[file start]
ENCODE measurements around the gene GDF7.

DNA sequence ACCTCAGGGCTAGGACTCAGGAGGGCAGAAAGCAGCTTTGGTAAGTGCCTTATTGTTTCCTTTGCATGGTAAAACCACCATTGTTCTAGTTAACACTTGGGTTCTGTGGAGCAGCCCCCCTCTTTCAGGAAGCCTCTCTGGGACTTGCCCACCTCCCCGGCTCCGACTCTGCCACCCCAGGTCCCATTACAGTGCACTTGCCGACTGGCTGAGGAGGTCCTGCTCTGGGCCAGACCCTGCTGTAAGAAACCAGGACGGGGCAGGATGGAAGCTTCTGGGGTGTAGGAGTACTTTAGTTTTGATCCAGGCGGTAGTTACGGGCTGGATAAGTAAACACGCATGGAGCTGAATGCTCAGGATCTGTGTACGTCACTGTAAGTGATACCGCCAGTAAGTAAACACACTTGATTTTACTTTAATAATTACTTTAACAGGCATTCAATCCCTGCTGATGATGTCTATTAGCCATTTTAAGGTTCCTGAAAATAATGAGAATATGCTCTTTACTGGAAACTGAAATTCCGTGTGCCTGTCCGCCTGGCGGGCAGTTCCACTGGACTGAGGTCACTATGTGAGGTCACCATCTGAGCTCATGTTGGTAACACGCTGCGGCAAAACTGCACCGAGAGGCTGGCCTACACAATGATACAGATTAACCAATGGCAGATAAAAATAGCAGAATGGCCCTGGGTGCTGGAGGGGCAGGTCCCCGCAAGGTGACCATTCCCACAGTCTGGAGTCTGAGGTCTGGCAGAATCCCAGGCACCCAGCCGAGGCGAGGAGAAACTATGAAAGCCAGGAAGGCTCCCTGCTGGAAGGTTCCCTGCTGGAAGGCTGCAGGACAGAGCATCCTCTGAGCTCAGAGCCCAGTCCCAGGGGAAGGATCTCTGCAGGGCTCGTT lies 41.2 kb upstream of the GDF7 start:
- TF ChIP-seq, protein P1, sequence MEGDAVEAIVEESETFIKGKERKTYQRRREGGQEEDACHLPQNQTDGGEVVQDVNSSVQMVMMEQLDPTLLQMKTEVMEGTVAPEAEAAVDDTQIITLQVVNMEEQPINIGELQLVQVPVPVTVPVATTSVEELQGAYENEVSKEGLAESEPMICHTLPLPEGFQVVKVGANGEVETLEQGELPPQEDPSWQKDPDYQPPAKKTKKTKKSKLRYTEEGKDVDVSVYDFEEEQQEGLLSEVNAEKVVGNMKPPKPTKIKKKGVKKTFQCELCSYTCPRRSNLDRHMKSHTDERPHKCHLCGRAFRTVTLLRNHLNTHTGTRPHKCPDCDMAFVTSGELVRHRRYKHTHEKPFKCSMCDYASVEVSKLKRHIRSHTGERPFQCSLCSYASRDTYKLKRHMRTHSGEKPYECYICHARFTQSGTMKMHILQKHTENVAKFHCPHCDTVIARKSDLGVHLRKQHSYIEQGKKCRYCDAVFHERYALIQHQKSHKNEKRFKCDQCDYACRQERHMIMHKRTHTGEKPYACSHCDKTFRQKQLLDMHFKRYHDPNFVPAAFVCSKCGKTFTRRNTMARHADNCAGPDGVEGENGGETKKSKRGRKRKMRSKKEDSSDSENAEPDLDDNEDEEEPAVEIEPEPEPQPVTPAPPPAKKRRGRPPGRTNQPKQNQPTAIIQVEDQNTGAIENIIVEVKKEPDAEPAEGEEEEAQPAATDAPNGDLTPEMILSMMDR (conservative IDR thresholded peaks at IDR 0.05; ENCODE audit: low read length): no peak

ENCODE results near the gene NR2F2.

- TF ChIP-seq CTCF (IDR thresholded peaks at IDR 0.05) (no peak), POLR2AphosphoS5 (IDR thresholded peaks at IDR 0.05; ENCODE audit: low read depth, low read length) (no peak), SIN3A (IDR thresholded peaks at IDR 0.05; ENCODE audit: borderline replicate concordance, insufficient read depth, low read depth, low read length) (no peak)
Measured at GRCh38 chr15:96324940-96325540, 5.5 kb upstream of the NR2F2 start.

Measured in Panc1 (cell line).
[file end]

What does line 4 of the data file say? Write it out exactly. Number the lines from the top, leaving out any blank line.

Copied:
ENCODE results near the gene NR2F2.